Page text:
Our addiction to fresh bamboo started in Tokyo. Up til then our only experience with bamboo had been of the canned variety which always had a rather revolting smell which strangely enough never stopped me from using it in stir fries.
In Tokyo, restaurants would showcase the new season shoots in a myriad of ways and it wasn’t until we ate it roasted with carrots and potatoes that I realised you could do something other than throw it into a wok.
It’s brief appearance in the supermarket each winter would mean I’d cook with it maybe a couple of times a week – roasted, panfried and even popped onto a pizza. Ask Richard what his favourite vegetable is and he would probably say bamboo shoot – which even I think is just a little bit on the weird side.
Now of course fresh bamboo is pretty much everywhere I shop, but only during the colder months. My veg lady at the wet market will peel the bamboo for me which I love because she leaves it whole and just passes the heart over to me. If I bring them home unpeeled I always cut them in half first then peel off the outer layers which I’m sure would be frowned upon.
A couple of weeks back we had some of Richard’s colleagues and their significant others over for a Sunday roast. ‘We’ decided it would be a nice idea to do an Aussie roast which meant lamb and all the veggies.
‘We’ of course don’t realise that doing a roast dinner for eight people involves quite a lot of work – especially when baby roast potatoes are requested and it’s decreed that each person would eat at least ten of them. It took ‘us’ the best part of an hour just to scrub and clean those 80-ish spuds.
As well as the slow roasted lamb ‘we’ served thyme and maple syrup carrots, a rocket, pear and parmesan salad and these panfried parsnips & bamboo shoots. Inspired by Leah’s Buttered Parsnips over at Sharing the Food We Love this has become our ‘side veg’ of choice. I’ve might have eaten the whole lot below after taking the photo.
The slightly bitter and crunchy shoots are a perfect foil for the sweet caramelised parsnips. It’s a great combo and one I came too accidentally but it works. When you’re juggling a lot of pots and pans in the kitchen and trying to get everything out to the table at once, this will sit happily on the stove minding it’s own business on a low heat just gently frying away.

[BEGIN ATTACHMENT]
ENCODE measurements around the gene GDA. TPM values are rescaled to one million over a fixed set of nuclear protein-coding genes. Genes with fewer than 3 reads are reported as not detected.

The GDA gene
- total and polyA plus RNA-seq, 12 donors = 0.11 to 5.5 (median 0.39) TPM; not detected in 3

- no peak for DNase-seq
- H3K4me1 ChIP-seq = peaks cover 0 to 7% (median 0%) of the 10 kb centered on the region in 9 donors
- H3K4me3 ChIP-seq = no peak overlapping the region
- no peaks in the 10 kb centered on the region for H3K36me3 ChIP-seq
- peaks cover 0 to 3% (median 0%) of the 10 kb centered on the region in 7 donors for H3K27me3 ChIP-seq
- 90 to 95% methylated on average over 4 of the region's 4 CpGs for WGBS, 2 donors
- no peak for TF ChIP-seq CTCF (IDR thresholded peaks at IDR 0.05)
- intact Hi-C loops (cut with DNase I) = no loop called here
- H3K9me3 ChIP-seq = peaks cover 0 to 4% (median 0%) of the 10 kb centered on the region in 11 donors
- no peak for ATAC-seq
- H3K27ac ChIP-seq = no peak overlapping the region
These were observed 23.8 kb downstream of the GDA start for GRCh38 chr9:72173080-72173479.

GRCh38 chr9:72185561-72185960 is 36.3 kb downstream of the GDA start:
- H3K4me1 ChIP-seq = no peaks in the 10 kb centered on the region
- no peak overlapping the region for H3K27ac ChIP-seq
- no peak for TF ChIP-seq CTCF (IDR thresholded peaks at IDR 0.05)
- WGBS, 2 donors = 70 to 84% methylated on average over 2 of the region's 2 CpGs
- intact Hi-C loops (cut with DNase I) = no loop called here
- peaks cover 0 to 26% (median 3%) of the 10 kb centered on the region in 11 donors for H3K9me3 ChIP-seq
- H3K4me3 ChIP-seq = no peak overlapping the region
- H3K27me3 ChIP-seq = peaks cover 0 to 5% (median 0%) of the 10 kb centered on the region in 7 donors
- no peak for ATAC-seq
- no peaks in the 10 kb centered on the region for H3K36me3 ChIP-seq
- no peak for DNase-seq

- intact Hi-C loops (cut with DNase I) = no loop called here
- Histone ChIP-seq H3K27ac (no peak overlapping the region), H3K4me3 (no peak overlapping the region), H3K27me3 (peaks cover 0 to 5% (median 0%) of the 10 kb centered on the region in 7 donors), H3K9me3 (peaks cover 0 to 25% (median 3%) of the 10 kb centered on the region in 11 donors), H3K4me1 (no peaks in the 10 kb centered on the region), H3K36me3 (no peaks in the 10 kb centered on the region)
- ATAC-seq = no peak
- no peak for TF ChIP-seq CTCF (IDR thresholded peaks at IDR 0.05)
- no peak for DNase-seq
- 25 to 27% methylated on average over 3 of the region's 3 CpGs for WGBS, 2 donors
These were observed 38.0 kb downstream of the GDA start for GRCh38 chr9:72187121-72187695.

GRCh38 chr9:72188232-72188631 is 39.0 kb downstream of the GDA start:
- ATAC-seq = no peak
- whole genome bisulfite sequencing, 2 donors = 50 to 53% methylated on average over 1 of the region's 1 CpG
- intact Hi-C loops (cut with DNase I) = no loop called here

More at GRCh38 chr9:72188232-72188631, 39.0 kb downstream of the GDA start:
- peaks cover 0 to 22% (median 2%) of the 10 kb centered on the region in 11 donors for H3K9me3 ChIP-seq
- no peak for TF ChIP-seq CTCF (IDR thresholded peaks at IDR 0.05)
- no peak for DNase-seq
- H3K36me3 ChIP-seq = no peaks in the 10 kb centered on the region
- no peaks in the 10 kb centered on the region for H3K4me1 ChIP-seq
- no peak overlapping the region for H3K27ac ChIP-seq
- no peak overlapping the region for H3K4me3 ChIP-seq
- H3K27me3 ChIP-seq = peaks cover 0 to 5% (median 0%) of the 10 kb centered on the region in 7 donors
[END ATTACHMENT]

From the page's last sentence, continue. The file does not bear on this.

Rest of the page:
Of course Richard couldn’t help himself and asked the guys at the table what their favourite part of the meal was. And of course they all said the roast potatoes and of course Richard took the credit for ‘making’ them because the only part of the ‘we’ cooking that he did was squash them before they were anointed with olive oil and salt and by the time that happened he had well and truly exited the kitchen….
In any case, there wasn’t a spud left so I guess it was a successful Aussie roast and it ended up turning into a bit of a party. The next day I counted the empties- 7 wine, 1 champagne, 1 grappa and 1 dessert wine.
I got the last laugh because I didn’t have to go to work with a sore head and battle through the day. It only took a couple of hours to clean up the mess and then I got to lay down on the sofa and catch up on My Kitchen Rules…..
Panfried parsnips and bamboo
- 1 large parsnip peeled
- 2 bamboo shoots cut in half and peeled
- 1 tbsp olive oil
- 15 g butter
- salt and pepper to taste
Cut the parsnip and bamboo shoots into batons roughly the same size.
Bring a pot of water to the boil and add the parsnips. Cook for 5 minutes and add the bamboo.
Cook for another 5 minutes and then tae off heat and drain.
Heat a frying pan large enough to take the vegetables in one layer over a medium heat.
Add butter and olive oil and when butter has melted, add the veg carefully so you don't get splattered!
Cook until golden brown and nicely caramelised.
Spring is allegedly on it’s way. I’m wishing it here sooner rather than later even though I know it’s only a matter of weeks until the bamboo disappears until autumn again. I’ll just have to put up with watermelon and pomelo in the meantime. Now, where is that sun????